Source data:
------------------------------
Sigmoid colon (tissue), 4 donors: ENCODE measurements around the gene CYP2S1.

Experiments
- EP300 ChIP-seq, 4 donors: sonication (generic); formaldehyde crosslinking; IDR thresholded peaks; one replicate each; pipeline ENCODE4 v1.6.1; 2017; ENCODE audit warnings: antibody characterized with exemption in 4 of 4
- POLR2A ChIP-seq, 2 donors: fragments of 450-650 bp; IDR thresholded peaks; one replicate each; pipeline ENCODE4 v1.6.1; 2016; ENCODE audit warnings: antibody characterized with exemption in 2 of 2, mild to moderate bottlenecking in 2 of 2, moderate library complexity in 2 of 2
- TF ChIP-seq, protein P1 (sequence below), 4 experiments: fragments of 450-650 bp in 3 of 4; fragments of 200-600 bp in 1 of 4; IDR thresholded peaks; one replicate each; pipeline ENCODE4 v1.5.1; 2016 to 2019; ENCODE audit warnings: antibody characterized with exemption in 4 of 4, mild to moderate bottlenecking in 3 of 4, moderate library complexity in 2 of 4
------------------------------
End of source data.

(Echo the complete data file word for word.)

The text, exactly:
Sigmoid colon (tissue), 4 donors: ENCODE measurements around the gene CYP2S1.

Experiments
- EP300 ChIP-seq, 4 donors: sonication (generic); formaldehyde crosslinking; IDR thresholded peaks; one replicate each; pipeline ENCODE4 v1.6.1; 2017; ENCODE audit warnings: antibody characterized with exemption in 4 of 4
- POLR2A ChIP-seq, 2 donors: fragments of 450-650 bp; IDR thresholded peaks; one replicate each; pipeline ENCODE4 v1.6.1; 2016; ENCODE audit warnings: antibody characterized with exemption in 2 of 2, mild to moderate bottlenecking in 2 of 2, moderate library complexity in 2 of 2
- TF ChIP-seq, protein P1 (sequence below), 4 experiments: fragments of 450-650 bp in 3 of 4; fragments of 200-600 bp in 1 of 4; IDR thresholded peaks; one replicate each; pipeline ENCODE4 v1.5.1; 2016 to 2019; ENCODE audit warnings: antibody characterized with exemption in 4 of 4, mild to moderate bottlenecking in 3 of 4, moderate library complexity in 2 of 4